Syracuse University Libraries participate in the University of Toronto Museum of Art exhibit on plastics
Several artifacts from the Plastics Artifact Collection of the Syracuse University Libraries’ Special Collections Research Center (SCRC) are currently on display at the University of Toronto Art Museum’s exhibit entitled: Plastic heart: surface all the way through. The exhibition, which is open from September 8th to November 20th, is based on the existing work of the Synthetic Collective, an interdisciplinary collaboration between visual artists, cultural workers and scientists based in Canada. The exhibition features data visualizations, works of art created by the Synthetic Collective in response to their research, as well as new commissions from contemporary artists from the Great Lakes region. The exhibition also features historical installations, including those on loan from the SCRC, and objects that previously used plastics, which are now decaying and raising questions of conservation and preservation in museum culture. This exhibition sheds light on the connections between scientific and artistic methods and challenges the viewer to explore how art-based ways of thinking and working can make sustainable contributions to environmental science and activism.
The SCRC’s Curator of Plastics and Historical Artifacts, Courtney Asztalos, will attend the Plastic heart Exhibition of public programming as part of the panel discussion “Dialog # 3: The Plastic Conservation Conundrum: Preserving Plastics in Museum Collections and Plastics’ Durability in the Environment” on Wednesday, October 13th, 6:00 pm – 7:30 pm EDT. Asztalos says: “The pioneering work of the Synthetic Collective in their experimental exhibition” Plastic heart: surface all the way through brings the necessary awareness of the life cycle of plastics in exhibitions, art and collections and suggests exciting alternative models and methods for change. I am pleased to take part in a conversation about how plastic cultural artifacts present unique challenges and opportunities in the context of special collections, and I underline that the SCRC’s plastic collections are rich resources for researchers and artists to research for activism and for creating new ones Scholarships to discover and make art. As a curator for special collections, I am committed to creating greater public awareness of how our collections can support innovation, change and the ability to act in our current global plastic pollution crisis. “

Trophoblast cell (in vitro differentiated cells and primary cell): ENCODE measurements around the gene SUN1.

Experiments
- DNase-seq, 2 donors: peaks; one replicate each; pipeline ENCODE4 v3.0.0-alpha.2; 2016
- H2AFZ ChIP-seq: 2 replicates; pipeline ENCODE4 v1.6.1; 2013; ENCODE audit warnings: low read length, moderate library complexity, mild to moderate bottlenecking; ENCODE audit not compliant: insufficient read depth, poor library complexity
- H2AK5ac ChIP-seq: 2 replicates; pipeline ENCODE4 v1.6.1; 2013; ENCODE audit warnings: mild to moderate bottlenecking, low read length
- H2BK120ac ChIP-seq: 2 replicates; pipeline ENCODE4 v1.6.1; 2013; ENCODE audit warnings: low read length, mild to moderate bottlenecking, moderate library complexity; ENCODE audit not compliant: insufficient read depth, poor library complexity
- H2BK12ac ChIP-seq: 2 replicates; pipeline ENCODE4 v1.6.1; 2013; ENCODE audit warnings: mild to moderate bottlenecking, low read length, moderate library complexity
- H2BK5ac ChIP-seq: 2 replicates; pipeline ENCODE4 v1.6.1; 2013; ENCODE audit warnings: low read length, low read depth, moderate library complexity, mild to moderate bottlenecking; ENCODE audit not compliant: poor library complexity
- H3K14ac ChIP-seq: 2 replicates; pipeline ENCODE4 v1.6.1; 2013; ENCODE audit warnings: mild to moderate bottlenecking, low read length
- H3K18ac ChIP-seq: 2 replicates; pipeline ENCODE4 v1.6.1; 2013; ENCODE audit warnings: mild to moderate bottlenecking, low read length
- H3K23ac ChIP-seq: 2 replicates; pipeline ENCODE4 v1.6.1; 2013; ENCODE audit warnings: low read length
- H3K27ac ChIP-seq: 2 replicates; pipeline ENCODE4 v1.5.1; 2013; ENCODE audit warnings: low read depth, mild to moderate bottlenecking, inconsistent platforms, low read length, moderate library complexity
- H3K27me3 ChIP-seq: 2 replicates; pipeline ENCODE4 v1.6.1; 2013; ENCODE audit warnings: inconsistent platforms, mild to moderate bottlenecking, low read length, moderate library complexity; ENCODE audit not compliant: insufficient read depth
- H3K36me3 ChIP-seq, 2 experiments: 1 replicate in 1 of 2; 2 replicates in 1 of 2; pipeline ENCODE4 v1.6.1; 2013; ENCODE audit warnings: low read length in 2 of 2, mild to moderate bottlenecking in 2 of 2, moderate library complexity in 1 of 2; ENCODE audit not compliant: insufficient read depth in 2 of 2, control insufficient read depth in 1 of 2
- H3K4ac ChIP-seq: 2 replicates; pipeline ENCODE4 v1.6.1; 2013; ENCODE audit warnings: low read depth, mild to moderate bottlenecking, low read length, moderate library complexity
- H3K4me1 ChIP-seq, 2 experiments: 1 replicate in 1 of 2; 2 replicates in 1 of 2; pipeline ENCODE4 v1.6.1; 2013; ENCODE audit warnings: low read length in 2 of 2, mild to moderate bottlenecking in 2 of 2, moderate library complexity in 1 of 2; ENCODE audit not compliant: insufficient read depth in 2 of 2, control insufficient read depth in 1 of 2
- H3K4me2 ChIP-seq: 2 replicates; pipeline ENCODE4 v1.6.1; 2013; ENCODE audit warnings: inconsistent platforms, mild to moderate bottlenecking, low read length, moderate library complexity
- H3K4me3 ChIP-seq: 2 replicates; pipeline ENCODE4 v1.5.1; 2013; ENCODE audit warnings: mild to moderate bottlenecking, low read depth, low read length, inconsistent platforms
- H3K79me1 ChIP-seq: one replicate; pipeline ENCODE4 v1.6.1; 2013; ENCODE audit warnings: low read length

“The Plastics Collection”, originally conceived as an umbrella term for the plastics-related collections at the SCRC, serves as a research and programming resource to advance the study and understanding of plastics in modern society. These collections include manuscripts, photographs, time-based media, books, magazines, and over 5,000 plastic objects made from the late 19th century to the present day. To learn more about the SCRC’s collections in this subject area, visit the SCRC website.
More information about the Plastic heart For information on the exhibition, public program, and registration, visit the University of Toronto Art Museum website.